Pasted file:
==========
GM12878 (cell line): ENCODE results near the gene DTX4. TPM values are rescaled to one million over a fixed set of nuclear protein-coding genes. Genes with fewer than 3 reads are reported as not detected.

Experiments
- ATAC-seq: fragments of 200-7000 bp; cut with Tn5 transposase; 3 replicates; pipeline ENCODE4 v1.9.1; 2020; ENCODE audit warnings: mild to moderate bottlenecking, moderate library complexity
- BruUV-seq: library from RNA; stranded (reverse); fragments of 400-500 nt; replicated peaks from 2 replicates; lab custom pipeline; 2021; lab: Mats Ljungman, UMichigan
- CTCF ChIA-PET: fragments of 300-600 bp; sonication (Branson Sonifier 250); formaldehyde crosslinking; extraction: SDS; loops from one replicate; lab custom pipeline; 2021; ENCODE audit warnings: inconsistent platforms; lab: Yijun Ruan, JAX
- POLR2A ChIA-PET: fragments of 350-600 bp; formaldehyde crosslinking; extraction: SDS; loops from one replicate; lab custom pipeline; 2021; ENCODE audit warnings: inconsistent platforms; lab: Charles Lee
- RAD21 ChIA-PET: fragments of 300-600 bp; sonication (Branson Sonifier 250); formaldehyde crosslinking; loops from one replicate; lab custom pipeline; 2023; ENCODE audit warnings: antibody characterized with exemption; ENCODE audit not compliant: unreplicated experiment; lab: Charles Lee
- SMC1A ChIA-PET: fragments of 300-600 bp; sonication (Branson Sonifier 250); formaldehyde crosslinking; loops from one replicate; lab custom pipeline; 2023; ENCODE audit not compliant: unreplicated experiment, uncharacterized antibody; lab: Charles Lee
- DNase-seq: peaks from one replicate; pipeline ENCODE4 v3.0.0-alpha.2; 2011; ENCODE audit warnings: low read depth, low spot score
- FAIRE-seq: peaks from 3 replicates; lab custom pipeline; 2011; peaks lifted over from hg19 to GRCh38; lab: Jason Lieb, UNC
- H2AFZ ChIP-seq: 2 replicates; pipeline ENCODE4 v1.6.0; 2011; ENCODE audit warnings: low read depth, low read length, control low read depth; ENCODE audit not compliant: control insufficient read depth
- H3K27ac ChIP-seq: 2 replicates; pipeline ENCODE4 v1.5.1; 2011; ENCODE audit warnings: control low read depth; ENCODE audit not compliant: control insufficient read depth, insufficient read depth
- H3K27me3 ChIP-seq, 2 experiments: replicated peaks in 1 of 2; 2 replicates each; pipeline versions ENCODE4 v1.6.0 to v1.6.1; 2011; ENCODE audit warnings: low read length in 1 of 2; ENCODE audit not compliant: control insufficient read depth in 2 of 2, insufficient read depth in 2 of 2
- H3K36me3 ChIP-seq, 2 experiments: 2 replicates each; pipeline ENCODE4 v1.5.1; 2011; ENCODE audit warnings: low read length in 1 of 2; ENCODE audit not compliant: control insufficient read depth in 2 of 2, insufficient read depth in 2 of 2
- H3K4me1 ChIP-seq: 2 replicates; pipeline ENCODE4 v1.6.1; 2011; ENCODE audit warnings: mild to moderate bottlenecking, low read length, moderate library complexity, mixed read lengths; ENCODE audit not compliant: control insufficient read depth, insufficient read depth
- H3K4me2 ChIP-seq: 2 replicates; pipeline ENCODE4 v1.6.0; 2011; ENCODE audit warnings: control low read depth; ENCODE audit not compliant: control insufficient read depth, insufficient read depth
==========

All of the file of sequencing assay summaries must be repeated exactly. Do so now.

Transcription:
GM12878 (cell line): ENCODE results near the gene DTX4. TPM values are rescaled to one million over a fixed set of nuclear protein-coding genes. Genes with fewer than 3 reads are reported as not detected.

Experiments
- ATAC-seq: fragments of 200-7000 bp; cut with Tn5 transposase; 3 replicates; pipeline ENCODE4 v1.9.1; 2020; ENCODE audit warnings: mild to moderate bottlenecking, moderate library complexity
- BruUV-seq: library from RNA; stranded (reverse); fragments of 400-500 nt; replicated peaks from 2 replicates; lab custom pipeline; 2021; lab: Mats Ljungman, UMichigan
- CTCF ChIA-PET: fragments of 300-600 bp; sonication (Branson Sonifier 250); formaldehyde crosslinking; extraction: SDS; loops from one replicate; lab custom pipeline; 2021; ENCODE audit warnings: inconsistent platforms; lab: Yijun Ruan, JAX
- POLR2A ChIA-PET: fragments of 350-600 bp; formaldehyde crosslinking; extraction: SDS; loops from one replicate; lab custom pipeline; 2021; ENCODE audit warnings: inconsistent platforms; lab: Charles Lee
- RAD21 ChIA-PET: fragments of 300-600 bp; sonication (Branson Sonifier 250); formaldehyde crosslinking; loops from one replicate; lab custom pipeline; 2023; ENCODE audit warnings: antibody characterized with exemption; ENCODE audit not compliant: unreplicated experiment; lab: Charles Lee
- SMC1A ChIA-PET: fragments of 300-600 bp; sonication (Branson Sonifier 250); formaldehyde crosslinking; loops from one replicate; lab custom pipeline; 2023; ENCODE audit not compliant: unreplicated experiment, uncharacterized antibody; lab: Charles Lee
- DNase-seq: peaks from one replicate; pipeline ENCODE4 v3.0.0-alpha.2; 2011; ENCODE audit warnings: low read depth, low spot score
- FAIRE-seq: peaks from 3 replicates; lab custom pipeline; 2011; peaks lifted over from hg19 to GRCh38; lab: Jason Lieb, UNC
- H2AFZ ChIP-seq: 2 replicates; pipeline ENCODE4 v1.6.0; 2011; ENCODE audit warnings: low read depth, low read length, control low read depth; ENCODE audit not compliant: control insufficient read depth
- H3K27ac ChIP-seq: 2 replicates; pipeline ENCODE4 v1.5.1; 2011; ENCODE audit warnings: control low read depth; ENCODE audit not compliant: control insufficient read depth, insufficient read depth
- H3K27me3 ChIP-seq, 2 experiments: replicated peaks in 1 of 2; 2 replicates each; pipeline versions ENCODE4 v1.6.0 to v1.6.1; 2011; ENCODE audit warnings: low read length in 1 of 2; ENCODE audit not compliant: control insufficient read depth in 2 of 2, insufficient read depth in 2 of 2
- H3K36me3 ChIP-seq, 2 experiments: 2 replicates each; pipeline ENCODE4 v1.5.1; 2011; ENCODE audit warnings: low read length in 1 of 2; ENCODE audit not compliant: control insufficient read depth in 2 of 2, insufficient read depth in 2 of 2
- H3K4me1 ChIP-seq: 2 replicates; pipeline ENCODE4 v1.6.1; 2011; ENCODE audit warnings: mild to moderate bottlenecking, low read length, moderate library complexity, mixed read lengths; ENCODE audit not compliant: control insufficient read depth, insufficient read depth
- H3K4me2 ChIP-seq: 2 replicates; pipeline ENCODE4 v1.6.0; 2011; ENCODE audit warnings: control low read depth; ENCODE audit not compliant: control insufficient read depth, insufficient read depth